Opioid Overdoses Fuel Rise in Accidental Deaths
Opioid overdoses are fueling a sharp increase in accidental deaths in the United States, according to a new report by the National Safety Council.
About 71,000 people were admitted to U.S. hospitals for prescription-drug overdoses in 2006, up from approximately 43,000 in 1999, according to a new report.
Reuters reported April 6 that researcher Jeffrey H. Coben of the West Virginia University School of Medicine and colleagues found that accidental poisonings involving opioids, sedatives, and tranquilizers increased 37 percent, compared to a rise of 21 percent for accidental poisonings involving other substances.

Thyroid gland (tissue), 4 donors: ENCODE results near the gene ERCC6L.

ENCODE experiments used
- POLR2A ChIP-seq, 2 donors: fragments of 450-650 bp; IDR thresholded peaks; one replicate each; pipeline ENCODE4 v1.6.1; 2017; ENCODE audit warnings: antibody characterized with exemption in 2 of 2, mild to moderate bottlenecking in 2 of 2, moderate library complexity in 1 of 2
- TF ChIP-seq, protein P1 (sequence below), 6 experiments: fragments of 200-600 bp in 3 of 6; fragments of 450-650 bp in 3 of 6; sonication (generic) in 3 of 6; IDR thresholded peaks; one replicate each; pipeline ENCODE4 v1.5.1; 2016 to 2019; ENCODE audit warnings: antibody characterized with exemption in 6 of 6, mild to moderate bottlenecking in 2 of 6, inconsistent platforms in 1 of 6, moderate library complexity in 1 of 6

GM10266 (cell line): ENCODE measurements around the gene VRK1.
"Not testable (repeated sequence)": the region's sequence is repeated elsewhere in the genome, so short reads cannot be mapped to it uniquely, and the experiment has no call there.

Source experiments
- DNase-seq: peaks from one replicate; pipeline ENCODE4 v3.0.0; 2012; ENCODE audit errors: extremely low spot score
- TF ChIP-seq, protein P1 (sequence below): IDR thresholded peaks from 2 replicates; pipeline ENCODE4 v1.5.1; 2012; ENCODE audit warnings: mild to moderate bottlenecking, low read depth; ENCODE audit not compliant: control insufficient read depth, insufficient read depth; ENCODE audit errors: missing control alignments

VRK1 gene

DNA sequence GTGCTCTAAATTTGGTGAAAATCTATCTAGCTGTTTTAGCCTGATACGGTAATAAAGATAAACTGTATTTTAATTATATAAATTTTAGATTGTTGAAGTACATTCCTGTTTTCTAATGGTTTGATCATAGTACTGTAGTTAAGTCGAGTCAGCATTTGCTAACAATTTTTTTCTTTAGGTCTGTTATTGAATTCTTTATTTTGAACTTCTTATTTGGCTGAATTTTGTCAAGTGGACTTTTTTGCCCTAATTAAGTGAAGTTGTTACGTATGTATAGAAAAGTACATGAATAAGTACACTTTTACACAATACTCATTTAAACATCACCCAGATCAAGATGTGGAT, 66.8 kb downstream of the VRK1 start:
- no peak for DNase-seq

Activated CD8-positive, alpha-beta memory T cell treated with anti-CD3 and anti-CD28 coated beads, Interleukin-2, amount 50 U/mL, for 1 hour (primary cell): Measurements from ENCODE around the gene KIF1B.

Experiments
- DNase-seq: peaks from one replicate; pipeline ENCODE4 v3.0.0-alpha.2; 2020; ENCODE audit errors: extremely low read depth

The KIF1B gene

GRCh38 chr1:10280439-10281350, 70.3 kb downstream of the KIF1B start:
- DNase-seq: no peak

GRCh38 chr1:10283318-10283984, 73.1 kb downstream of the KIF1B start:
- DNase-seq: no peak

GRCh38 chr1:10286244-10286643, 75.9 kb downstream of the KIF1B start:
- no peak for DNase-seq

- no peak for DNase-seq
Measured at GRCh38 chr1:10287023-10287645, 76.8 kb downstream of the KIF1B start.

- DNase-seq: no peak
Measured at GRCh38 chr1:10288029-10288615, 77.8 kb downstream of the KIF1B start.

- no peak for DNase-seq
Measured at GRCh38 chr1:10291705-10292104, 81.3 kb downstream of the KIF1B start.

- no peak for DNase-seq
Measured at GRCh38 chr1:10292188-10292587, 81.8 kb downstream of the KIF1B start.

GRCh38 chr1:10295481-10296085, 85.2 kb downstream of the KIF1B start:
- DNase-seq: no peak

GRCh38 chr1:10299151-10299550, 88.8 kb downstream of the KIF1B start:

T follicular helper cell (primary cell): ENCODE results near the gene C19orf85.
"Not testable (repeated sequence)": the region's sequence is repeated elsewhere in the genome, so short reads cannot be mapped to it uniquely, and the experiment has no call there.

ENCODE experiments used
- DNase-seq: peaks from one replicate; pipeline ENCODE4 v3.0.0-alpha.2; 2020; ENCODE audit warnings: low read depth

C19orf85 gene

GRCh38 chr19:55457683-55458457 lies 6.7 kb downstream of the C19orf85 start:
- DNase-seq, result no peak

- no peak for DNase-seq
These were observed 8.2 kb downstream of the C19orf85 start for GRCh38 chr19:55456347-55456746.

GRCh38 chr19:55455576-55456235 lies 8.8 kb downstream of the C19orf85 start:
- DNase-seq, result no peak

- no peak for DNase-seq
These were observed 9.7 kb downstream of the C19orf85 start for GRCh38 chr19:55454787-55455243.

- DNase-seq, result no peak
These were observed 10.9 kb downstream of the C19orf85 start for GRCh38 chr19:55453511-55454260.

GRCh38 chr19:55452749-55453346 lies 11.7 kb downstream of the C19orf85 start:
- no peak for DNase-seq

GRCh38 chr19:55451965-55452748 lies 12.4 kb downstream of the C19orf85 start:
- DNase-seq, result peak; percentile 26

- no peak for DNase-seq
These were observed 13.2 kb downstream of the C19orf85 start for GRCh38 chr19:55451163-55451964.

The report noted that unintentional poisoning is now the second-leading cause of accidental injury death in the U.S.
Coben and colleagues said that urban, middle-aged women seem especially vulnerable to prescription-drug overdoses.
The rate of intentional poisonings involving prescription opioids, sedatives and tranquilizers also more than doubled during the seven-year study.
Hospitalizations for methadone poisoning increased more than for any other drug.
The study was published in the April 2010 issue of the American Journal of Preventive Medicine (PDF).